When EPA published the latest Boiler MACT regulations on March 21, 2011, it put in place wide-reaching changes that will have an impact on facilities across all industries. For some facilities these impacts could be quite substantial.
Virtually every type of boiler will be affected by rules proposed by the EPA, so that means that the chances that the boiler at your site will be somehow subject to them.
This short article provides a brief summary of the latest Boiler MACT rule in order to help you get current with the MACT regulations, so you will be up to speed when it comes time for you to demonstrate your compliance.
If your facility uses any of the following boilers or incinerators, you need to make yourself aware of upcoming compliance dates and the changes you will have to make in your EH&S management:
- New area source boilers
- Existing area source boilers
- Reconstructed area source boilers
- New major source boilers
- Existing major source boilers
- Limited use boilers
- Commercial/Industrial Solid Waste Incinerators (CISWIs)
- Sewage Sludge Incinerators (SSIs)
How the Environmental Protection Agency (EPA) Categorizes Boilers
EPA defines an area source as any stationary source, or group of stationary
sources, that annually emits in aggregate less than 10 tons of any single hazardous air pollutant (HAP) or less than 25 tons of multiple HAPs.
A major source is defined as any stationary source, or group of stationary sources, that annually emits in aggregate at least 10 tons of any single HAP or at least 25 tons of multiple HAPs.
A limited use source is defined by EPA as being in operation less than 10% of the year, for emergency or backup purposes.
Any source is considered new if it was built or underwent fuel switching after June 4, 2010. Similarly, a source is reconstructed if it was refurbished or reconstructed after June 4, 2010. Any source that was built or refurbished before June 4, 2010 is considered an existing source.
What Has Changed?
The new Boiler MACT rules from the EPA are wide-reaching, and will have an impact on many boilers through all sectors of industry. Some of these changes include:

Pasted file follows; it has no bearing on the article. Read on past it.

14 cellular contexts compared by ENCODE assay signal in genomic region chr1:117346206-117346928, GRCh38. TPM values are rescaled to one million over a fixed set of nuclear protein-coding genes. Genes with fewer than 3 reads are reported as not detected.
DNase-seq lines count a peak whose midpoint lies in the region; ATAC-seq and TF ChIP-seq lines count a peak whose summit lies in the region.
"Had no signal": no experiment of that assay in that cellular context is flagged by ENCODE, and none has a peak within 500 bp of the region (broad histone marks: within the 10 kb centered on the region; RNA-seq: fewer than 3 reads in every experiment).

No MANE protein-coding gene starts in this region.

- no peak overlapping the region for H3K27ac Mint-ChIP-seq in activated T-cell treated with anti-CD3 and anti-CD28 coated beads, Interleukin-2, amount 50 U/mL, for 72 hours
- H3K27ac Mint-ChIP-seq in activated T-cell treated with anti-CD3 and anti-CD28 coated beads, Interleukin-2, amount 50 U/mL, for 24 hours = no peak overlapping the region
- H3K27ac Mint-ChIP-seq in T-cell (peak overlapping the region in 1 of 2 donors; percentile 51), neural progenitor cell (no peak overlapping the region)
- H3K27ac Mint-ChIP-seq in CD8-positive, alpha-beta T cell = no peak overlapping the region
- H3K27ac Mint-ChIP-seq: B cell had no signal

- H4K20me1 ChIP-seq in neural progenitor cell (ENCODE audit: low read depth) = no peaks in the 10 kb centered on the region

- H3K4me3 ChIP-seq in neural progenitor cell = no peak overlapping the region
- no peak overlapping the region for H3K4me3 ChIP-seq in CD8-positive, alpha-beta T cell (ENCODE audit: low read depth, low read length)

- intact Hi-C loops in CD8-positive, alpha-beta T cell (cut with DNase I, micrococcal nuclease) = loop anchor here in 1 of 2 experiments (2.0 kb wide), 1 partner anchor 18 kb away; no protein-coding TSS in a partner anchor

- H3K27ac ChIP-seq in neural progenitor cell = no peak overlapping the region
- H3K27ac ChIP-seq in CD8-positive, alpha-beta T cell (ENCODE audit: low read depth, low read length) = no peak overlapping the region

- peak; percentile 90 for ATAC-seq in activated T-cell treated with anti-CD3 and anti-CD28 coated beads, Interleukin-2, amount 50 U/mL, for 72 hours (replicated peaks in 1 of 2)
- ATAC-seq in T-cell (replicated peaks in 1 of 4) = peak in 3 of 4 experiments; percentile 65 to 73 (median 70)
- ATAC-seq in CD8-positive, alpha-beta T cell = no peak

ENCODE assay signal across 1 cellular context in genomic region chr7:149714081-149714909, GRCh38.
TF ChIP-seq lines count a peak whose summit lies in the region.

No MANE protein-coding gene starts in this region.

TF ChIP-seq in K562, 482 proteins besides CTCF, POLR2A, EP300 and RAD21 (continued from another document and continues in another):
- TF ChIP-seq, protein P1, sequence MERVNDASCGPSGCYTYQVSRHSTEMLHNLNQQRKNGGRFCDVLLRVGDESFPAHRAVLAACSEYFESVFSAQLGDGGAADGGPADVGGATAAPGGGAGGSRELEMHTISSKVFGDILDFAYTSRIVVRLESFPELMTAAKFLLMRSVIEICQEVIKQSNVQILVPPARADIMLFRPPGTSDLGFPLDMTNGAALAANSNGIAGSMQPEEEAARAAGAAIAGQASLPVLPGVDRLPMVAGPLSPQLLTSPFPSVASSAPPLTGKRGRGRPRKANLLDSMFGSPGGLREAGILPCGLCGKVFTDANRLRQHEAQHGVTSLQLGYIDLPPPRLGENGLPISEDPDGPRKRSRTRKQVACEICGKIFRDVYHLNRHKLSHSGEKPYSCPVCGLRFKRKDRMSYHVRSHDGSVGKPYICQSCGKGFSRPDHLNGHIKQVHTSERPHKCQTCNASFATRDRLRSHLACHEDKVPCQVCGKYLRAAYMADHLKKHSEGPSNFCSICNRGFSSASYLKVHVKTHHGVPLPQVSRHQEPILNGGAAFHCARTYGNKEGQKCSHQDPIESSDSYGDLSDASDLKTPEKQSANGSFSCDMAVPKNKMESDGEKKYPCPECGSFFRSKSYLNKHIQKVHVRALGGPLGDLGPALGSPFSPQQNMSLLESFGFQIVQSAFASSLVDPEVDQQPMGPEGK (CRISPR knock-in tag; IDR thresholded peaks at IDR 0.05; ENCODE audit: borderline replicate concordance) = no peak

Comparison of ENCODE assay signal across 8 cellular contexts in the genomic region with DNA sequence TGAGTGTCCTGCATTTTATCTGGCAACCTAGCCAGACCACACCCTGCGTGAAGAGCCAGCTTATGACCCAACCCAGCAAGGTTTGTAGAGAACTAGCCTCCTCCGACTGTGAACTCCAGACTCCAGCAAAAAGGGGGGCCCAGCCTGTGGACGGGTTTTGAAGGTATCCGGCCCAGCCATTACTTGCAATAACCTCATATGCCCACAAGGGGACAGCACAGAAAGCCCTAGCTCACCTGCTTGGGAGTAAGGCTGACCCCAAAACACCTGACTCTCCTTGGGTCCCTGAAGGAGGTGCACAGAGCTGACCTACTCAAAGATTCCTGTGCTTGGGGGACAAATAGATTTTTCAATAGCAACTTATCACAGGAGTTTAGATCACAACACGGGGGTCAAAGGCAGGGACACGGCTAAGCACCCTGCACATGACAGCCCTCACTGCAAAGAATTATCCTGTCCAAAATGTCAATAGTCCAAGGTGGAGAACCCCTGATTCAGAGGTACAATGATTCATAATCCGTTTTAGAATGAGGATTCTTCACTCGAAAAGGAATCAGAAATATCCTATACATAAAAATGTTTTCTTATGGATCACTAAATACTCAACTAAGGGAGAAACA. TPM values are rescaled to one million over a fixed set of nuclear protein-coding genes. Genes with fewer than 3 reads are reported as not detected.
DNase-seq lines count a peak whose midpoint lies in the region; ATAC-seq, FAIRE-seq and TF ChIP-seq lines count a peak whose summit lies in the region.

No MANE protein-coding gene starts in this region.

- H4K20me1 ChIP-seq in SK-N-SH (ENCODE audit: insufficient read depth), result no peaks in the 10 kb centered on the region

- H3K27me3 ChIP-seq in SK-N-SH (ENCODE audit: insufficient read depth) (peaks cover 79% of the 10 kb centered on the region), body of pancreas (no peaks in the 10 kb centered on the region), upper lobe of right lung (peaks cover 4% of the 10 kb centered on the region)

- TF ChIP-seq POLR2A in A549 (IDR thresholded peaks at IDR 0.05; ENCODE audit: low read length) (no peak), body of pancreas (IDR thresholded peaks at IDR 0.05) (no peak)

- The establishment of new emission limits for HAPs and Particulate Matter (PM) for all boilers with a heat input capacity greater or equal to 10 million Btu per hour
- Now a one-time energy assessment must be performed on all large area source boilers to identify energy efficient improvements that could be made
- A new work practice regulation that requires a biennual (every two years) tune-up for all biomass, oil-fired, and small coal-fired area source boilers, limited use boilers, and major source boilers with a heat input capacity less than 10 million Btu/hr
- Annual tune-ups for all major natural gas- and refinery gas-fired boilers
In addition, EPA has finalized its definition of non-hazardous solid waste. There has been some controversy over this new definition, as it has the capacity to re-categorize some boilers if they burn solid waste.
Are These Changes Set in Stone?
The EPA has officially announced that many of the March 21, 2011 regulations are being reconsidered. They have said that this was largely due to the flood of over 4800 comments they received from the public on the proposed final rule.
In October 2011, the EPA will release a new set of changes to the proposed Boiler MACT regulations, to be finalized by April 2012. Among the March 2011 regulations under reconsideration are:
- Revisions to the dioxin and carbon monoxide emission limits and monitoring
- Revisions to the definition of homogeneous waste in the CISWI rule
- The applicability of Title V permitting requirements for area source boilers
When Do You Have to Comply?
The timeframe that's been set for your compliance depends on what categories of boiler your site uses. Currently, the EPA has issued a temporary delay on its ruling on major source boilers.
However, new and reconstructed area source boilers are required to be in compliance now. Existing area source boilers have until March 21, 2012 to demonstrate their compliance.
Because the final compliance dates for major source boilers are not yet set in stone, and the final regulations are still uncertain, if you use major source boilers you are advised to be patient and get prepared. It is unclear exactly how you will be required to demonstrate your compliance, but it is certain that the way you manage your site is about to change.
ERA has created a complimentary whitepaper outlining the complete regulation changes for each category of boilers, a comprehensive list of rule reconsiderations, compliance deadlines, and background information about the EPA's delay.